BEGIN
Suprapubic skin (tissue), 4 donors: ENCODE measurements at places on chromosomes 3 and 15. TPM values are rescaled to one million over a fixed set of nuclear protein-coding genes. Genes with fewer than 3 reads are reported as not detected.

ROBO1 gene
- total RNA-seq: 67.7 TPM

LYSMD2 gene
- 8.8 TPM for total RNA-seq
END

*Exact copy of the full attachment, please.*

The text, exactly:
Suprapubic skin (tissue), 4 donors: ENCODE measurements at places on chromosomes 3 and 15. TPM values are rescaled to one million over a fixed set of nuclear protein-coding genes. Genes with fewer than 3 reads are reported as not detected.

ROBO1 gene
- total RNA-seq: 67.7 TPM

LYSMD2 gene
- 8.8 TPM for total RNA-seq